A decryption key is a different story altogether, especially with the FBI blathering on about thousands of phones it wants to dig its digital hands into. And, as Graham notes, you quickly run into a scaling issue, and with that scale, you ruin any chance of keeping that key secure.
Yes, Apple has a vault where they’ve successfully protected important keys. No, it doesn’t mean this vault scales. The more people and the more often you have to touch the vault, the less secure it becomes. We are talking thousands of requests per day from 100,000 different law enforcement agencies around the world. We are unlikely to protect this against incompetence and mistakes. We are definitely unable to secure this against deliberate attack.
And, even worse, when that happened, we wouldn’t even know.
If Ozzie’s master key were stolen, nothing would happen. Nobody would know, and evildoers would be able to freely decrypt phones. Ozzie claims his scheme can work because SSL works — but then his scheme includes none of the many protections necessary to make SSL work.
What I’m trying to show here is that in a lab, it all looks nice and pretty, but when attacked at scale, things break down — quickly. We have so much experience with failure at scale that we can judge Ozzie’s scheme as woefully incomplete. It’s not even up to the standard of SSL, and we have a long list of SSL problems.
And so Ozzie’s scheme relies on an impossibility. That you could protect a decryption key that has to be used frequently, the same way that a signing key is currently protected. And that doesn’t work. And when it fails, everyone is seriously fucked.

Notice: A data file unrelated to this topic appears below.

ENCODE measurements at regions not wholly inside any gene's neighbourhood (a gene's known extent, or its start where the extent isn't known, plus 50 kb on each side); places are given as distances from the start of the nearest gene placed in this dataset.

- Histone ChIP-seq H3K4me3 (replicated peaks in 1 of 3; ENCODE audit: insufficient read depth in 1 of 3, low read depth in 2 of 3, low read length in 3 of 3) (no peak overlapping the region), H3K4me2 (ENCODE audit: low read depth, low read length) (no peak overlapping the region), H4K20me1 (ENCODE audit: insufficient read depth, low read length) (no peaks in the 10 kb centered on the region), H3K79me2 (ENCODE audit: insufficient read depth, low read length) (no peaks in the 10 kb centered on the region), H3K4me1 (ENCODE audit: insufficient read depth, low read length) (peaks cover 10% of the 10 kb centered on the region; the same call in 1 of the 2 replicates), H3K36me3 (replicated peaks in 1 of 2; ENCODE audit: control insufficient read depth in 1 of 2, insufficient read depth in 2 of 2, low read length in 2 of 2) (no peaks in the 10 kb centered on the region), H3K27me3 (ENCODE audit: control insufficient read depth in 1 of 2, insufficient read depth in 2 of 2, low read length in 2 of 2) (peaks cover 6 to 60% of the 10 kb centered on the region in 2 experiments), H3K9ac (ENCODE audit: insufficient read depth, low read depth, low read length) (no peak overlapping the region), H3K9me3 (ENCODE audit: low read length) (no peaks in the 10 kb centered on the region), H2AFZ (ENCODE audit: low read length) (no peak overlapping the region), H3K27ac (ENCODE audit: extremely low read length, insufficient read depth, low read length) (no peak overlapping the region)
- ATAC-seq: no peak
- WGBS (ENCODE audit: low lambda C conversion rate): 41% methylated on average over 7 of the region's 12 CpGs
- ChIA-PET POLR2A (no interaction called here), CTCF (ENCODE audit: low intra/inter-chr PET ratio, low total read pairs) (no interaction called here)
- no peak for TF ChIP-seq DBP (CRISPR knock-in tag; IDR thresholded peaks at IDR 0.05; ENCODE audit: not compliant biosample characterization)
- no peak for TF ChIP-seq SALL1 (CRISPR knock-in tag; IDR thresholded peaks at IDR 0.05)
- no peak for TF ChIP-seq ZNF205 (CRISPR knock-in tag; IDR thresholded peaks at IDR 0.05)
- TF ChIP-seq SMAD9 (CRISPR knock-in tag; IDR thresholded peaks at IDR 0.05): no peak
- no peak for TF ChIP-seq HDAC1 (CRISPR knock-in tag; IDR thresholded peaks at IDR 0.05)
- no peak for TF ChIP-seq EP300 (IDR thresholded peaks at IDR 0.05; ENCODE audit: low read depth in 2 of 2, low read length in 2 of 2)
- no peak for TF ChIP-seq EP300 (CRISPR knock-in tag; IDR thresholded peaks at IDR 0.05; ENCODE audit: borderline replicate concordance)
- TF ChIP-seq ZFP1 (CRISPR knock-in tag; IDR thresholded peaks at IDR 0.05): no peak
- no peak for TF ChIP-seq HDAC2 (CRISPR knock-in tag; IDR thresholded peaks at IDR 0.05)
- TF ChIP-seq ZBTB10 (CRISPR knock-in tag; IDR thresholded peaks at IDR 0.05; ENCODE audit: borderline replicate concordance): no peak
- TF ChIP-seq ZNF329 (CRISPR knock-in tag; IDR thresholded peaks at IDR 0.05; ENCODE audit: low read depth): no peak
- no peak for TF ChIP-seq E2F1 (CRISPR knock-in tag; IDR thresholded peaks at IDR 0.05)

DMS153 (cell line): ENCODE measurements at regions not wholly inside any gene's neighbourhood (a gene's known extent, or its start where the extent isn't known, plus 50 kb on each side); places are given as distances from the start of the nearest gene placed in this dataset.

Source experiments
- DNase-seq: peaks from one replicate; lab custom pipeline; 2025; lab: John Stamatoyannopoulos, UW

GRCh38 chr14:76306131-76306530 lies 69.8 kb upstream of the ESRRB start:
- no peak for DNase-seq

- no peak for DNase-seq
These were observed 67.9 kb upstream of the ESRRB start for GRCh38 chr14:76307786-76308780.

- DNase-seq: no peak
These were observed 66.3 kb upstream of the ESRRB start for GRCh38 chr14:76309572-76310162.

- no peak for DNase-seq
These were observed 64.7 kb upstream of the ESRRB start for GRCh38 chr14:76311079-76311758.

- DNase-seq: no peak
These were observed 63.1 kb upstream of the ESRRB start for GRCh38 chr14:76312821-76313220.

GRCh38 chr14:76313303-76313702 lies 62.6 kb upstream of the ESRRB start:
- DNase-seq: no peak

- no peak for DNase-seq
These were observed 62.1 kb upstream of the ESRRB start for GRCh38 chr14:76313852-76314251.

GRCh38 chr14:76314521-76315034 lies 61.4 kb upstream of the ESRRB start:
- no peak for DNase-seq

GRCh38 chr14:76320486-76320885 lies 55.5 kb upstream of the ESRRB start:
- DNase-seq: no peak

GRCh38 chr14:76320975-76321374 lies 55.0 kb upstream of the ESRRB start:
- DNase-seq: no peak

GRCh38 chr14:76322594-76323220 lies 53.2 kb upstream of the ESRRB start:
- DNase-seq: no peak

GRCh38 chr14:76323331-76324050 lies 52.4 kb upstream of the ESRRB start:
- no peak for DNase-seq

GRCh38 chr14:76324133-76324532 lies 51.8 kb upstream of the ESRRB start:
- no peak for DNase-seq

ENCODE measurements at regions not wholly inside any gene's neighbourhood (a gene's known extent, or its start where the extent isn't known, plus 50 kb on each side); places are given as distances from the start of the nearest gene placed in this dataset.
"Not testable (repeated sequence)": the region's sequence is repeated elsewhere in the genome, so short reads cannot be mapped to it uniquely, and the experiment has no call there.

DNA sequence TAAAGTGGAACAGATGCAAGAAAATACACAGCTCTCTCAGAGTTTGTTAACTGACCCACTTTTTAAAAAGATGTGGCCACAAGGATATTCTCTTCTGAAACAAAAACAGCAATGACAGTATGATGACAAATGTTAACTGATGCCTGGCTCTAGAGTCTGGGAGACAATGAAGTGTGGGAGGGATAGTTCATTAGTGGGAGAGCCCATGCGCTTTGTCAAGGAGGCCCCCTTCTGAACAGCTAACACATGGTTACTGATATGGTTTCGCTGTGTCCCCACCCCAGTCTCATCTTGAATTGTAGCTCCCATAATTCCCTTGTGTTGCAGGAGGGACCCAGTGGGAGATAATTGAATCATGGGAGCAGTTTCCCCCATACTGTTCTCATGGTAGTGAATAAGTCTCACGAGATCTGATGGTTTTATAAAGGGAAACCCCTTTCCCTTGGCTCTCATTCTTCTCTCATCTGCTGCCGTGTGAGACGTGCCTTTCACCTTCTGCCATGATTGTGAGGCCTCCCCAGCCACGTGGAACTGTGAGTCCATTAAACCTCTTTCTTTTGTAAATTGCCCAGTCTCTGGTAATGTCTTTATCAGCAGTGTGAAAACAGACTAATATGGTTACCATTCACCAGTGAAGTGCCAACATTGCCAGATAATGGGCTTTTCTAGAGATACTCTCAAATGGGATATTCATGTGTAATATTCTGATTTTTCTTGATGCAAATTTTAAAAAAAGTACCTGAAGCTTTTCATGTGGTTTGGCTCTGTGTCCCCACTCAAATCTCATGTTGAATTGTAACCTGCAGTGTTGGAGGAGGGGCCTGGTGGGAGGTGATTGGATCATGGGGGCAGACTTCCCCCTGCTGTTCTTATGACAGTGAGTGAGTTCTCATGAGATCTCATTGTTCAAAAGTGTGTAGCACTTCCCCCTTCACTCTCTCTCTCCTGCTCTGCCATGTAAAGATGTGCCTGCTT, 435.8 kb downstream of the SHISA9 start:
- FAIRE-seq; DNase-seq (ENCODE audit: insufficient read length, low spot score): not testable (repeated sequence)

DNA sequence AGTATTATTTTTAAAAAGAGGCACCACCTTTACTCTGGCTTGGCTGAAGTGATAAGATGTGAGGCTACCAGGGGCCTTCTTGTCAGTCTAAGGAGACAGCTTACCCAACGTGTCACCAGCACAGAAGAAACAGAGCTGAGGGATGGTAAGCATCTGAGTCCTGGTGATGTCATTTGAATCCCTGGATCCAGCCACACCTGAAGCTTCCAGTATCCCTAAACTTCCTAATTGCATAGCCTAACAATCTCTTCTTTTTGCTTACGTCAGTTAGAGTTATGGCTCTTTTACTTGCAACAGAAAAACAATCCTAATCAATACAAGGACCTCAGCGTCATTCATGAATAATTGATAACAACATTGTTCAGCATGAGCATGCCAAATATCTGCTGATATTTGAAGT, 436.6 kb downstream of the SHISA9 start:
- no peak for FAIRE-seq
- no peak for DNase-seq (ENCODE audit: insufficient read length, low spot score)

Graham’s article also notes that Ozzis is — in true nerd harder fashion — focusing on this as a technological problem, ignoring all the human reasons why such a system will fail and such a key won’t be protected.
It focuses on the mathematical model but ignores the human element. We already know how to solve the mathematical problem in a hundred different ways. The part we don’t know how to secure is the human element.
How do we know the law enforcement person is who they say they are? How do we know the “trusted Apple employee” can’t be bribed? How can the law enforcement agent communicate securely with the Apple employee?
You think these things are theoretical, but they aren’t.
Cryptography expert (and professor at Johns Hopkins), Matt Green did a fairly thorough tweetstorm debunking of Ozzie’s plan as well. He also points out, as Graham does, the disaster scenario of what happens when (not if) the key gets out. But, an even bigger point that Green makes is that Ozzie’s plan relies on a special chip in every device… and assumes that we’ll design that chip to work perfectly and never get broken. And that’s ridiculous:
Green and Graham also both point to the example of GrayKey, the recently reported on tool that law enforcement has been using to crack into all supposedly encrypted iPhones. Already, someone has hacked into the company behind GrayKey and leaked some of the code.
Put it all together and:
Suddenly the fawning over Ozzie’s plan doesn’t look so good any more, does it? And, again, these are the problems that everyone who has dug into why backdoors are a bad idea have pointed out before:
Green expanded some of his tweets into a blog post as well, which is also worth reading. In it, he also points out that even if we acknowledge the difference between signing keys and decryption keys, companies aren’t even that good at keeping signing keys safe (and those are almost certainly going to be more protected that decryption keys since they need to be access much less frequently):